1394319982I usually like to discuss older tracks in these articles – songs that have appeared on multiple tours, normally with several different arrangements. That said, I also have to follow my must, and today, I can’t get “I’ll Go Crazy If I Don’t Go Crazy Tonight” out of my head, so I’m just gonna give in and talk about that. I feel sometimes like U2 fans are one of the most contradictory groups in existence. It’s hard to think of a more dedicated group of die-hards anywhere in the world, but at the same time I often find myself thinking “if you hate the band so much, why are you even here in this forum?” I think that it’s probably part of ill go crazy if i dont crazy if I we don't go crazy tonightthe same thought process that allows big brothers and sisters to make their siblings lives complete hell, but then to stand up and protect the same sibling from other tormentors. “Goodness help anyone who isn’t a U2 fan, but I’m gonna sit here and pick apart and ridicule and hate on any and every thing that the band does.” I say all of that because I find it difficult to discuss anything about No Line on the Horizon (NLOTH) without feeling like I have to defend it and myself. That’s not saying that it’s a perfect record – it certainly isn’t – or that anyone who criticizes it (or the band)  is automatically wrong – they aren’t – but I have observed what I feel to be an excessive amount of disapproval for U2’s 12th LP and its accompanying tour. One of the highlights of that tour was the remixed version of “…Crazy Tonight” that served as one of the centerpieces of the shows on that tour. Many people have written and spoken about their dislike of those performances, but at each of the shows I saw or attended, there wasn’t a single song that whipped the crowd into a frenzy better than “…Crazy Tonight”. It was one of those moments where the band and the concert attendees would forget about seeming “cool”, or “above it all” and would let it all go in a climax of tribal emotion.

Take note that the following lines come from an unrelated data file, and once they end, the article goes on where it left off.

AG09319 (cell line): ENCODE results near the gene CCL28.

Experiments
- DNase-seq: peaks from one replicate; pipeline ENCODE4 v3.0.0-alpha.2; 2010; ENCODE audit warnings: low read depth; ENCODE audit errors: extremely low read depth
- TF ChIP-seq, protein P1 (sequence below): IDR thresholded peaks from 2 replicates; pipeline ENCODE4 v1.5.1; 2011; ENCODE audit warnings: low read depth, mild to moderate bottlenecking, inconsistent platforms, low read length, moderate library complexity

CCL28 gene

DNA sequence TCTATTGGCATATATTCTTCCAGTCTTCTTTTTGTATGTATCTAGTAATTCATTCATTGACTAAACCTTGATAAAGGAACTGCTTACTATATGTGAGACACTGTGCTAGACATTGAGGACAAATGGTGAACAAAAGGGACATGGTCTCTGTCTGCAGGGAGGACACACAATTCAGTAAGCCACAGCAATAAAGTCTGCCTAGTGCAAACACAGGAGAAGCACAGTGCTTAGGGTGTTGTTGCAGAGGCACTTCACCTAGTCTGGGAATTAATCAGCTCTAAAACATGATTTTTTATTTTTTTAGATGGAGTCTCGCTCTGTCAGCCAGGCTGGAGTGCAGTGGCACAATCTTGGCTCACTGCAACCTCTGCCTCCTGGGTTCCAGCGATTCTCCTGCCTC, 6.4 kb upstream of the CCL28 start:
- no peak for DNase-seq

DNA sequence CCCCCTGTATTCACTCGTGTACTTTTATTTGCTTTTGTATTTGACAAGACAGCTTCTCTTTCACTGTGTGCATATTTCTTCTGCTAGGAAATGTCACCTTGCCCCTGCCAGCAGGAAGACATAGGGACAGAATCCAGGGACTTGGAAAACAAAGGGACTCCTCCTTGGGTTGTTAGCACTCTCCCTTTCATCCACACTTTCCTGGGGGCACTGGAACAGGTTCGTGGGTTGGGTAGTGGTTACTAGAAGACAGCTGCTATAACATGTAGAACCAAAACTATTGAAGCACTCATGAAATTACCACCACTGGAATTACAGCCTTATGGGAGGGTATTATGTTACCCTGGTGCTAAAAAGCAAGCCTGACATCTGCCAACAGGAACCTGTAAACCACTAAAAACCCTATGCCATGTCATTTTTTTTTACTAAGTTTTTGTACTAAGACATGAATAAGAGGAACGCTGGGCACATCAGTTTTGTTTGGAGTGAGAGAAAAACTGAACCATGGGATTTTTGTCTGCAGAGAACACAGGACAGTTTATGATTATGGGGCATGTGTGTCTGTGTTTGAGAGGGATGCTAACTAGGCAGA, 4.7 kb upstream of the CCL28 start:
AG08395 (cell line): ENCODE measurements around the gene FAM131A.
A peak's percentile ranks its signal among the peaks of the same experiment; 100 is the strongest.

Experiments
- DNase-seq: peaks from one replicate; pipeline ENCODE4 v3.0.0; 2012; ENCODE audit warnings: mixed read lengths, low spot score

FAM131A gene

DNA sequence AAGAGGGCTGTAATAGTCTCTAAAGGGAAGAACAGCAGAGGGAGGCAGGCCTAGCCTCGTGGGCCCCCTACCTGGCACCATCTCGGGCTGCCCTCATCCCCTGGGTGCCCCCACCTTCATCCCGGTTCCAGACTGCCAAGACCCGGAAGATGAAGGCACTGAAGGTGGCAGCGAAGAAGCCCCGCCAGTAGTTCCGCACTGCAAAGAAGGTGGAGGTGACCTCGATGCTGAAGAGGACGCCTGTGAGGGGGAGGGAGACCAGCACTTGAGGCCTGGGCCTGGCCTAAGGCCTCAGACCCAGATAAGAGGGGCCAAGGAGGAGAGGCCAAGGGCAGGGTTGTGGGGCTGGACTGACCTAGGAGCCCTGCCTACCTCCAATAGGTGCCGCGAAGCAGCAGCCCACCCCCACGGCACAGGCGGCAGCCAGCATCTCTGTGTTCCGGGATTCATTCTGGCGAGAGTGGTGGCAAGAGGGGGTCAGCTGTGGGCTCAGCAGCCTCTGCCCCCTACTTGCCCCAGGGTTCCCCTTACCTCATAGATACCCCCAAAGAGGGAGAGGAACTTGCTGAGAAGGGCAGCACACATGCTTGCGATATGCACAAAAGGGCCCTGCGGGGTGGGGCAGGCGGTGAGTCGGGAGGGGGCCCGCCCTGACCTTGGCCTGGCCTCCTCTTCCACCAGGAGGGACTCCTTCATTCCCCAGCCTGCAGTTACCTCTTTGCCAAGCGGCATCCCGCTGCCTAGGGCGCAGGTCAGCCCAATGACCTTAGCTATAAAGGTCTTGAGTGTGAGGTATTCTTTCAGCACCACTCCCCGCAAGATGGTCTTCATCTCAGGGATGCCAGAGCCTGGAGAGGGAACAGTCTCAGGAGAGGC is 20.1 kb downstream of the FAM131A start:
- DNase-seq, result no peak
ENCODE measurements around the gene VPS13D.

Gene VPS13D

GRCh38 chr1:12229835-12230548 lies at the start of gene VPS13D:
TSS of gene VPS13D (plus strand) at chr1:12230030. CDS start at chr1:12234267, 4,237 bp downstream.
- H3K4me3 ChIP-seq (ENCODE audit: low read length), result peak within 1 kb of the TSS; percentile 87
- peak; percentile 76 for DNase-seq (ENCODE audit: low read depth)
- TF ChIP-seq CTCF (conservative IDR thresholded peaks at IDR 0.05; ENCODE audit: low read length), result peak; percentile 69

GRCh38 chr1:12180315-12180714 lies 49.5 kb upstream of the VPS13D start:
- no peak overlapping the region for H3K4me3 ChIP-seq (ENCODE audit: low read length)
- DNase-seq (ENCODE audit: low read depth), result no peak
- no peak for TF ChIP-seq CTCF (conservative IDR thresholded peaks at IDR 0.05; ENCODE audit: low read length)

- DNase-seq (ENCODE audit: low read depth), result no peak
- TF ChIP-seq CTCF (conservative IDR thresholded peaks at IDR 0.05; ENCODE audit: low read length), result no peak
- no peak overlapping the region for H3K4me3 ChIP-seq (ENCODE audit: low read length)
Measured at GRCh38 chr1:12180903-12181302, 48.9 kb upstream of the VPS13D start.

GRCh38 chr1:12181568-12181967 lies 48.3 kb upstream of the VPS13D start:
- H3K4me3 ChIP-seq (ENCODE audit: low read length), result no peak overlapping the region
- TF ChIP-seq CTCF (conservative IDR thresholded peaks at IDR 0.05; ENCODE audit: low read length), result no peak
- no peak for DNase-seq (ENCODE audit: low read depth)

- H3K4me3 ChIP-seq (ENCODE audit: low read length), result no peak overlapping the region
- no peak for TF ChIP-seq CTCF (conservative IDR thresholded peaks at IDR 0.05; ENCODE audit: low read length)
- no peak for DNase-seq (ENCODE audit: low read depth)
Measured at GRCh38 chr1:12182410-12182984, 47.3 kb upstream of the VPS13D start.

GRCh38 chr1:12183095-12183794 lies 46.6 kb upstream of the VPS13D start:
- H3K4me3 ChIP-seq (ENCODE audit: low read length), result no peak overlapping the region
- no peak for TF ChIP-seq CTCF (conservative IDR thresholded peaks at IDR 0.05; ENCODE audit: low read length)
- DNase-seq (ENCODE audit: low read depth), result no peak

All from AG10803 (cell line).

28487357By contrast, the album version of the song is one of the most delicate, controlled moments of the whole record, with an intricate, crystalline guitar riff upon which was perched the difficult-to-manage teeter-totter of melody and passion that the band have made a career out of. Let me speak plainly here – the album version of “…Crazy Tonight” is a gorgeous piece of pop-rock craftsmanship that would have translated to the live arena beautifully. If you don’t believe me, check the song’s live debut from the March fourth, 2009, episode of David Letterman. For a long time, I felt that “Magnificent” should have been the album’s important first single, but with some distance and hindsight, I now believe that “…Crazy Tonight” might have been even better, and although I think that “Boots” is a great song, if this song had been released to radio at the start of the album’s publicity campaign, I think that the ensuing months and years might have told a different story, and those haters’d be looking back at NLOTH much more fondly.

600It should therefore come as no surprise that I’d really like to hear “…Crazy Tonight” again on forthcoming tours. I fear, however, that NLOTH might become victim to the same school of thought that prevents U2 from revisiting Rattle & Hum or Pop more often – that is that they’re going to pretend that the album never happened. That’s really a shame, if you ask me, because NLOTH has plenty to recommend it. If that does turn out to be the case, however, at least they can’t ever take away our memories of the the album’s promotional tours.